Break those resolutions.
They’re not doing you any good.
Resolutions inevitably set you up for failure.
Think about it: Resolutions are usually created around something you have difficulty with, anyway, like exercising more or eating less. When you create a resolution, you take something that is already hard for you to do and pile on more expectations and more weight (so to speak) on the outcome.
Now what happens if you’re not able to keep your resolution?
You really suck.
In actuality, you don’t suck at all, but resolutions can make you think you do.
Guess what percentage of people who make resolutions actually achieve them?
Go ahead and guess. I’ll wait.
Ready for the answer?
8%. That’s eight percent, not a typo that’s supposed to be 80%. That means 92% fail at completely accomplishing our resolutions.
If you absolutely, positively have to create a resolution, at least do it in the best way possible.
Did you know that the origin of the word resolution is this?
Early 15c., “a breaking into parts,” from L. resolutionem (nom. resolutio) “process of reducing things into simpler forms”.
So, resolution actually means to break things down to make them simpler. The definition of resolution meaning “to hold firmly” didn’t appear until more than a hundred years later.
Rather than saying, “My resolution is to go to the gym more,” create something more specific, measurable, and smaller. Say, “I would like to go to the gym two times per week for the first 3 months and then bump it up to three times per week for the next 3 months.”
Instead of saying, “I’m going to cut out all carbs from my diet,” say, “I’m going to eat only 45 grams of carbs three days per week for one month.”
Reduce your breaking into parts to its simplest form.
Instead of a New Year’s resolution, why not set an intention for the new year?
An intention is about having an aim, a direction, a purpose – it’s not about a fixed goal. It can serve the same function as a goal, that is it can get you moving in a new direction.
But holding an intention is not as do-or-die …
For many people, the end of the year festivities are a time of joy and warmth, a time for nostalgia, and a time to celebrate with the loved ones in our lives.
But what time is it for others?
Those troubled by ugly memories of holidays past rather than ones filled with light and love.
Those who with the dreaded family get-togethers that you really can’t get out of but desperately want to.
And those who are alone for the holidays and don’t want to be.
How do we make this time not suck?
Here are some ideas:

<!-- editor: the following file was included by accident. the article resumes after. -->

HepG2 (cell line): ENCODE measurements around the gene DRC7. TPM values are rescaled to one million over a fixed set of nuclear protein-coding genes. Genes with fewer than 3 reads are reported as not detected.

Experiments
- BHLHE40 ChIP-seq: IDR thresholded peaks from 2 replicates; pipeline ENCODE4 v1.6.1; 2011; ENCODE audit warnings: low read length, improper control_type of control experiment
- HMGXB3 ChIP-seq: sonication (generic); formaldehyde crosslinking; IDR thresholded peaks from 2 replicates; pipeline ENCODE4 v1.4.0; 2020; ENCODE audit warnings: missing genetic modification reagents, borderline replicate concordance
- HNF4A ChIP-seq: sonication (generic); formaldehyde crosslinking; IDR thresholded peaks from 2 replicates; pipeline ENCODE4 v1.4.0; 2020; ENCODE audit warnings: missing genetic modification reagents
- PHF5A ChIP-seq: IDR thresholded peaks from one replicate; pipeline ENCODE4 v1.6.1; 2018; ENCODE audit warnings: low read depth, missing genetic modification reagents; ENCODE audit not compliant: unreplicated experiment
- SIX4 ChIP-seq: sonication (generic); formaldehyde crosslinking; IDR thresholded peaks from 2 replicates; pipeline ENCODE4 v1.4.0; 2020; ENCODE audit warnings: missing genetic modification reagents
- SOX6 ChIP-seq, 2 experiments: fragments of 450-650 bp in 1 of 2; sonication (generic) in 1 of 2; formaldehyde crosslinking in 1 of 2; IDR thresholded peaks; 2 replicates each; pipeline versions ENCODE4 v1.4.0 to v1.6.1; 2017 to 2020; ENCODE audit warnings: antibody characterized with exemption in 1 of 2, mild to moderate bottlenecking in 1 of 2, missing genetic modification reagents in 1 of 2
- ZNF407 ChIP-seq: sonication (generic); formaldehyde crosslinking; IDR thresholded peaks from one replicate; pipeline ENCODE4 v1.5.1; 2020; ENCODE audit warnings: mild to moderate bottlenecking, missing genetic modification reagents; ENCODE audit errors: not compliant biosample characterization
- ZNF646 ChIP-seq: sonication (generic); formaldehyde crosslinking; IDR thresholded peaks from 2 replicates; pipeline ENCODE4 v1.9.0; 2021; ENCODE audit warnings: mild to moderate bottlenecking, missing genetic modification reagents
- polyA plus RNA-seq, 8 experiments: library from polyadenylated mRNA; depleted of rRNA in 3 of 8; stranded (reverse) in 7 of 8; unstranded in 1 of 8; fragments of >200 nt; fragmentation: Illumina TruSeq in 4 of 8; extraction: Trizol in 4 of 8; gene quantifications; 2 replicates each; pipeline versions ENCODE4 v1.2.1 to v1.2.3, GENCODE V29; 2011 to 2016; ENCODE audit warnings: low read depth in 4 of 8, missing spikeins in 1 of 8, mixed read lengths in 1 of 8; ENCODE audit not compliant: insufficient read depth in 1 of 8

1. Remember that this, too, shall pass.
Yes, I’ve used this phrase before. And I shall use it again and again and again.
Because no truer words have ever been spoken.
Even though The Holidays now start as soon as the last candy is nabbed from a neighbor on Halloween and last for about two full months, they’re going to pass.
Just like they do every year.
You’ll get through this year, too.
2. Don’t blow your dread out of proportion.
“I can’t stand the holidays!”
“Not another horrible dinner with my dad and his wife and her four bratty kids – I’ll never make it!”
“I’m the only one I know who doesn’t have somewhere to go and people to be with during the holidays.”
Your holidays aren’t fun, it’s true.
But do you make them suck even more by dwelling on your negative thoughts about them?
Try this instead: When you find yourself thinking your old thoughts that create dread in the very core of your being, just notice them and let them float away as though they are on a cloud in a breeze.
What usually happens is we go on and on and on in our minds about a thought, like this:
“Not another horrible dinner with my dad and his wife and her four bratty kids – I’ll never make it! All of that noise and shouting with those kids running at full tilt in the living room. And I never get any time with my dad since he has to do whatever Sheila says. …
We see gigantic, multi-faceted eyes, leathery skin, and hairy, feeler-y things sticking out in the front.
Who knows what those feeler-y things might be hiding? Probably some hideous mouth with powerful, trap-like jaws.
It makes me shudder just looking at it.
Do you know what this scary monster is?
It’s a gnat.
One of those tiny little insects that we swat at impatiently as they flit around our faces.
But it looks pretty scary when it’s magnified hundreds of times, doesn’t it?
This is the exact same thing that can happen when we’re faced with a problem or setback, too.
It can look really scary. So scary, in fact, that we shudder and run away from it.
What we may not know is that we’ve inadvertently magnified the problem so that it seems much, much larger than it really is.
As a matter of fact, it’s taken up our entire field of vision and not only appears frightening, but is preventing us from seeing around it to any kind of solution.
I’m not suggesting that all problems are in reality the size of gnats, but you understand the point: we often magnify and catastrophize situations that may not be as big as we perceive them to be.
So how do we keep problems in perspective?